- Summary: It should be brief, and it must provide all the vital information related to the offering, indispensable elements of the VFA, etc. A warning must also be inculcated in the Whitepaper which includes a warning like ‘VFA does not comprise an offer to sell financial instruments’, ‘Any decision to invest must be based on the consideration of the document as a whole’ etc.
- Specific matters like name, declarations, and functions of the persons responsible.
- The reason behind the VFA offering.
The whitepaper includes several more information that must be provided to ensure approval from the MFSA and not a penalty of rejection.
Benefits of Malta as an ICO Jurisdiction
Below are some of the benefits that ICOs receive for launching in Malta:
- Incentives: There are several incentives which are associated with the launching of an ICO in Malta, like:
- Gaining help from staff salaries.
- Gaining capital contributions equivalent to capital investment.
- Getting an office space.
- Being eligible for tax credits.
- Taxes: Indubitably, taxes is one of the most imperative deliberations to make when selecting a jurisdiction for an ICO. Malta is known for its competitive tax regime that provides favorable conditions to ICOs. According to Malta’s corporate tax system, any increment in one’s salary is not taxable and one ends up paying only 15% tax on personal earnings.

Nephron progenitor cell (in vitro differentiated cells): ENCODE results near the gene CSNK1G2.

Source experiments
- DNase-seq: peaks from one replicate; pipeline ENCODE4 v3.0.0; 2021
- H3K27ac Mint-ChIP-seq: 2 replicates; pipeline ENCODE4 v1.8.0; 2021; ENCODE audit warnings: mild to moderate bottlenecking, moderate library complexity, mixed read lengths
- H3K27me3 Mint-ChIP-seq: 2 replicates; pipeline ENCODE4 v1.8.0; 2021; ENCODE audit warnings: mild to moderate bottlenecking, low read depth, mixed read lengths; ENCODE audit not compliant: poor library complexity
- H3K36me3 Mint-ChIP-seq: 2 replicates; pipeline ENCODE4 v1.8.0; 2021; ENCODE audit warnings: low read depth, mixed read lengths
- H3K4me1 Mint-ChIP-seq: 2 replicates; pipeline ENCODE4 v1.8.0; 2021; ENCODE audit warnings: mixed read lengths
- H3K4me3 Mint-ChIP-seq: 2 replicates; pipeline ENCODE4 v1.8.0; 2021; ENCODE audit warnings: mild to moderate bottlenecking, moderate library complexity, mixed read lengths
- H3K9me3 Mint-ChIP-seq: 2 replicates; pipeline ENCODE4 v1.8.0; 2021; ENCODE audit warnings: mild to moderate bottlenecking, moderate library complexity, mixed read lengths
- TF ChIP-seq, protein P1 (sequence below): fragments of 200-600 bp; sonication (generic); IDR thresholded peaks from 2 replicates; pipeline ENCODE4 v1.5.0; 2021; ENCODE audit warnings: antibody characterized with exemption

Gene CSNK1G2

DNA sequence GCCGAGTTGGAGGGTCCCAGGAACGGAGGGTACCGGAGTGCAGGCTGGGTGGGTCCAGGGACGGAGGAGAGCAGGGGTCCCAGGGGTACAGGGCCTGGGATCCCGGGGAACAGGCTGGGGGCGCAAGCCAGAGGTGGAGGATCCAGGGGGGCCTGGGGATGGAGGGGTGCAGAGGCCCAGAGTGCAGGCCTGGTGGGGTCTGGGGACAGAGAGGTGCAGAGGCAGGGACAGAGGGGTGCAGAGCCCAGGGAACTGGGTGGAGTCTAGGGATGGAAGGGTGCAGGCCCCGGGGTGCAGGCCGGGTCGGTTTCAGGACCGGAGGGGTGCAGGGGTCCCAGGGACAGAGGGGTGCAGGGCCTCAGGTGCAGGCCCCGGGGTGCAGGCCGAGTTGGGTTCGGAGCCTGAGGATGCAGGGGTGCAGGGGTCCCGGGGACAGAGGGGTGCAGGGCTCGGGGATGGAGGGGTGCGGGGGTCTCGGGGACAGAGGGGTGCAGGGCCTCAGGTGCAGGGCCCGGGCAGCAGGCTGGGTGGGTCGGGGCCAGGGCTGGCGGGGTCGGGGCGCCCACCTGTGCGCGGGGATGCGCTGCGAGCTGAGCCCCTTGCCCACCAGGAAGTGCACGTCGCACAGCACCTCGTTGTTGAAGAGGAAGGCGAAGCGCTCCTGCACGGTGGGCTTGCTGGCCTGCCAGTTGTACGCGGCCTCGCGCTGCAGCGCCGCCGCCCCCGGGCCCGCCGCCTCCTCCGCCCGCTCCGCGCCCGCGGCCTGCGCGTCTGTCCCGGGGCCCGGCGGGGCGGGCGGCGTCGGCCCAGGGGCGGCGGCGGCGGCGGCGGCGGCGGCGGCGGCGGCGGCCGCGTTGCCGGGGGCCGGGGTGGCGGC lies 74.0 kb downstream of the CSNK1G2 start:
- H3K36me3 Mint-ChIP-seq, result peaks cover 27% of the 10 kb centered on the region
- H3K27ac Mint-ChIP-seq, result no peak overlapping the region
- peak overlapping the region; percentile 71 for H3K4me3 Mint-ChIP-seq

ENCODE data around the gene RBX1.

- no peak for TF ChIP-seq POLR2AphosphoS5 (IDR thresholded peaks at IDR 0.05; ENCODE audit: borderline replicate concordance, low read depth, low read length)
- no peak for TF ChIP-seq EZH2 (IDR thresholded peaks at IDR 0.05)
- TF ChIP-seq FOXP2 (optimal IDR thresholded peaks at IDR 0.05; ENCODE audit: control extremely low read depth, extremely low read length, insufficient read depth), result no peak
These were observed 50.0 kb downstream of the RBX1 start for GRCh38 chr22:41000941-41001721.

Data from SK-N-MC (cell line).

- Reputation: Malta is undeniably a renowned investment destination with efficient economic infrastructure. Establishing an ICO in Malta gives offerors better credibility. Consequently, the banks and financial institutions comparatively tend to look more promisingly upon ICOs.
The Maltese government, through the conduit of the three bills, has drafted a set of edicts to guide the operations of cryptocurrency companies which is based on the principles of consumer and industry protection, and more importantly, on the values of market integrity. Being the first country to have rules and regulations which comprehensively cover cryptocurrency transactions, Malta now also the most robust outline for monitoring and standardising a country’s burgeoning cryptocurrency industry in a way that invigorates innovation.
Other jurisdictions like Isle of Man, Bermuda, Hong Kong, Switzerland which branded as a crypto valley, Liechtenstein and Estonia are far behind Malta, which has created regulatory certainty by way of the Acts mentioned above. The other jurisdictions lack behind because they view ICO and ICO regulation from a vantage point of old monetary paradigms.